Bariatric surgery is not the easiest option, often the only one, for people with a high body mass index and comorbidities caused by it.
Gastric bypass surgery – is a type of bariatric, or weight loss, surgery, during which changes are made to the stomach and small intestine to change the way they absorb and digest food. Gastric bypass helps you lose weight by limiting the amount of calories and nutrients your body absorbs. Changes in gut hormones that make you feel well-fed longer help suppress appetite and prevent metabolic syndrome caused by obesity.
After surgery, patients need to take vitamins. If they don't, this can lead to long-term vitamin and mineral deficiencies, especially vitamin B12, iron, calcium, and folic acid. The complication rate is slightly higher than after Sleeve gastrectomy. However, with proper care, complications can be avoided.
The requirements for the Gastric bypass are the same as for other bariatric surgeries. A patient may qualify for gastric bypass surgery if:
Like other bariatric surgeries, gastric bypass is recommended for people with clinically severe obesity. It has been shown to help alleviate obesity-related comorbidities: type 2 diabetes, hypertension, hyperglycaemia, heart disease, fatty liver disease, sleep apnea, chronic acid reflux, and osteoarthritis.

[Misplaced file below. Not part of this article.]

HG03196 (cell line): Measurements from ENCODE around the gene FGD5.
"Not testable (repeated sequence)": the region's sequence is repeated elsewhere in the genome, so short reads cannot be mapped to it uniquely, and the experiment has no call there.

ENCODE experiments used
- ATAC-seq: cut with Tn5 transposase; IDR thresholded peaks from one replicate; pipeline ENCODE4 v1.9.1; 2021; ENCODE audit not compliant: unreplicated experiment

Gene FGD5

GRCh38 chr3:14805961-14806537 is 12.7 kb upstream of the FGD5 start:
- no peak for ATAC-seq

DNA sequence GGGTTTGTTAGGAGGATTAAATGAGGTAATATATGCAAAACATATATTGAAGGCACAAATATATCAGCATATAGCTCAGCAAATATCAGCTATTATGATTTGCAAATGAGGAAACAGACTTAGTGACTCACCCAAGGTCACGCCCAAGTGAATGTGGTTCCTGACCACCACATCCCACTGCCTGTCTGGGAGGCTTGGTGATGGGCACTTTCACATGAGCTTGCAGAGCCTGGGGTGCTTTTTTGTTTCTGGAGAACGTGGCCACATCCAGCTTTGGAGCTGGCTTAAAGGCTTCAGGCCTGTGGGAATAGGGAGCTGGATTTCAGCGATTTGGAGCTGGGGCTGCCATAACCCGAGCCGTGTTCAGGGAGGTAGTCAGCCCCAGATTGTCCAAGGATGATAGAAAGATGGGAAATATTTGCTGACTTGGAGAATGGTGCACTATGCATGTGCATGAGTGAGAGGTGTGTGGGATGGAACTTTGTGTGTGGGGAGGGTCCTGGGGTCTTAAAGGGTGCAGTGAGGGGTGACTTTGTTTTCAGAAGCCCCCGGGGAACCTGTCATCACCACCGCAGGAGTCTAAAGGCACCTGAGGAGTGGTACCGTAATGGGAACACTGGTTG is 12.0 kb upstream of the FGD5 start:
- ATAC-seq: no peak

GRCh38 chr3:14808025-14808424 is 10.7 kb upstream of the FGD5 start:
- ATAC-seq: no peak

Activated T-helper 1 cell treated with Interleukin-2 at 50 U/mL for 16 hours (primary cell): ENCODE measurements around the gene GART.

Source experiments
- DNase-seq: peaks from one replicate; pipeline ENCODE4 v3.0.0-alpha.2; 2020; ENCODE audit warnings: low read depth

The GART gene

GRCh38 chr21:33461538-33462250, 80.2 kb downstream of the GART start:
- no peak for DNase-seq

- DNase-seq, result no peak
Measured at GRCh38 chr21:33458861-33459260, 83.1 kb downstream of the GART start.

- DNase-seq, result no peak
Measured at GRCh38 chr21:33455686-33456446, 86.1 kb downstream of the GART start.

If a patient is diagnosed with medically significant obesity, only weight loss can noticeably improve health. However, gastric bypass surgery provides more. It makes long-term changes in the metabolic system, helping to control blood sugar levels, blood pressure and hunger.
The patient must undergo health checks before surgery (blood tests, electrocardiogram, abdominal ultrasound, chest X-ray, fibrogastroscopy, anaesthesiologist consultation).
The surgeon will prescribe to exclude carbohydrates from the menu three to four weeks before surgery, basing your diet on protein. The goal is to lose some fat in the abdomen and liver so the operation is safer.
You should not eat or drink anything for 12 hours before surgery. This is necessary for the stomach to be empty during the procedure. Food or liquid left in the stomach during surgery can cause unpleasant or even dangerous side effects.
The hospital stay after surgery is two to three days. The patient must strictly adhere to his menu, which is specifically designed after bariatric surgery.
The patient will have to undergo examinations after surgery – blood tests (1 month, 3 months, 6 months; 2 times a year). We monitor the progress of the patient's weight loss, associated health conditions and all possible side effects of surgery. In addition, it is important for the patients to take good care of themselves and follow the necessary postoperative lifestyle recommendations in order to maintain their health and lose weight.
Strict dietary guidelines will need to be followed in the short term. After a few months, the patient will be able to switch to normal healthy food, but still have to choose meals wisely. Since the patient will not be able to eat as much as before, he will need to make sure that what he eats is nutritious enough to provide enough energy. Vitamins will need to be taken if necessary.